The message that “drugs are dangerous” has always been a mixed bag. On the one hand, it helps guide the youth away from some of life’s darker alleys. On the other, as a blanket statement, it has promoted a widespread assumption that all consciousness-altering substances are inherently evil. Leaving aside issues of unjust incarceration and social castigation, this has cut countless people off from the potential benefits of psychedelics.
Thanks in no small part to the mainstream media’s vigorous coverage of the psychedelic renaissance, the stigma around these medicines is starting to dissolve, and with it, the notion that they’re just another way to get “f*cked up.” Truth be told, they’re exactly what some people need to get un-f*cked-up.
Case in point: Concussion sufferers of all kinds, including combat veterans, are finding relief in medicinal psychedelic use. On a strictly physical level, much of that can be chalked up to the apparent capacity of these compounds to decrease inflammation and to promote neuroplasticity, neurogenesis, brain complexity and neuronal connectivity.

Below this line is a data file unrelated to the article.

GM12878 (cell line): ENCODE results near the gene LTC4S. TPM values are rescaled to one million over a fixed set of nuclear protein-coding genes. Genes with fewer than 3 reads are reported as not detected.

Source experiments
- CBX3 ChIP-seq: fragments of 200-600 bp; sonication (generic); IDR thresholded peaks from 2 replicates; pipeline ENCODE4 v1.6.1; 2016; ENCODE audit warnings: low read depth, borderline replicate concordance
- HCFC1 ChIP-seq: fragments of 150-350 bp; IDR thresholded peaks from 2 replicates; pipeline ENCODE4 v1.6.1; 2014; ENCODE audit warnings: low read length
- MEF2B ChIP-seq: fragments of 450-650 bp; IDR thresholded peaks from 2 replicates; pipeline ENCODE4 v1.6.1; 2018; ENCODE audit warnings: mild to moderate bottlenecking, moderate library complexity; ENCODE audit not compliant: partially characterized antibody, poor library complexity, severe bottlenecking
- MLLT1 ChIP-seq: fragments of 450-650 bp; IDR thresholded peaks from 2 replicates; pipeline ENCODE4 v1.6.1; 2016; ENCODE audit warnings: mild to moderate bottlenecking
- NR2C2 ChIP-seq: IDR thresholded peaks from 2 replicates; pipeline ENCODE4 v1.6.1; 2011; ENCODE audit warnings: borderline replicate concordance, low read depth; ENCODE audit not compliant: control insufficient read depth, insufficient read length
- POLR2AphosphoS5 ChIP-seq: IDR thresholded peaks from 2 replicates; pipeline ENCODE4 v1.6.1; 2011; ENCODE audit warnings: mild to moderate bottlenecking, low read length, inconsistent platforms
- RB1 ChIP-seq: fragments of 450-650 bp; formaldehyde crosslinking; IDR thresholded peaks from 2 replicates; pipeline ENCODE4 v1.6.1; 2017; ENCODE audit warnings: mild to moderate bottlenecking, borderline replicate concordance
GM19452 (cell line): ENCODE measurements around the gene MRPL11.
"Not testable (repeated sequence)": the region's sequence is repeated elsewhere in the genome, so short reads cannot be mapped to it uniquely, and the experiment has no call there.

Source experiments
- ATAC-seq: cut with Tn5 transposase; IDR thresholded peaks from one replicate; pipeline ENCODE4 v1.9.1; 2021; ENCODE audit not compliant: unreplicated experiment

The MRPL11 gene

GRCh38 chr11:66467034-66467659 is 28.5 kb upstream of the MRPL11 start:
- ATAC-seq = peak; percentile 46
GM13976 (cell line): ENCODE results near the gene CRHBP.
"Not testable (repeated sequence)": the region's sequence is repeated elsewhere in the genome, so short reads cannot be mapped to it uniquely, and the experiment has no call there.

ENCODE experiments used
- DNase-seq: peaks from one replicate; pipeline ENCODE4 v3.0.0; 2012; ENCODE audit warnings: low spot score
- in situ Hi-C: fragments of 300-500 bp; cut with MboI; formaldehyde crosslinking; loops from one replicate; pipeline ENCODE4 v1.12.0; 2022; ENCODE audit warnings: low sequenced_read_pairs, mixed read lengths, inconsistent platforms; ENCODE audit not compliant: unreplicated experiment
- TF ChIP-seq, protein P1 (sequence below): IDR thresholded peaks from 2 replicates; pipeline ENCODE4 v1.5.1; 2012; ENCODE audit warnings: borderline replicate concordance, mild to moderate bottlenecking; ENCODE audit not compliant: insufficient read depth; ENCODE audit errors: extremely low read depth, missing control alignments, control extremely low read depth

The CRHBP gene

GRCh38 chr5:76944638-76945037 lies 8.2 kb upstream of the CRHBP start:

A growing number of athletes are coming forward with testimonies to their successful use of psychedelics to ease symptoms of concussions and other types of traumatic brain injury (TBI). Here’s what four such athletes told us about the pivotal role these medicines have played in their recoveries.
In the biographical drama Concussion, forensic pathologist Bennet Omalu (played by Will Smith) explains that when a fast-moving football player takes a blow to the head from another fast-moving player, the impact is equal to that of a strike to the helmet with a sledgehammer.
Throughout roughly four years as a college football player, offensive lineman Owen Painter endured countless such collisions. The resulting damage eventually manifested in physical symptoms such as headaches, brain fog and head pressure. After graduating from the University of West Georgia in 2019, Painter was also overcome with debilitating depression and suicidal thoughts, likely stemming from brain injury-induced inflammation.
“I started doing research on CTE [chronic traumatic encephalopathy], and I was 100% convinced that I had it,” he recalls. “I was like, ‘I'm done. I'm gonna die. I'm gonna kill myself. I’m going to donate my brain, and they're gonna find [CTE].”
Painter eventually got the healing he needed at a retreat center in Florida called Soul Quest Ayahuasca Church of Mother Earth. The turning point for him was a grueling purge during a medicine ceremony.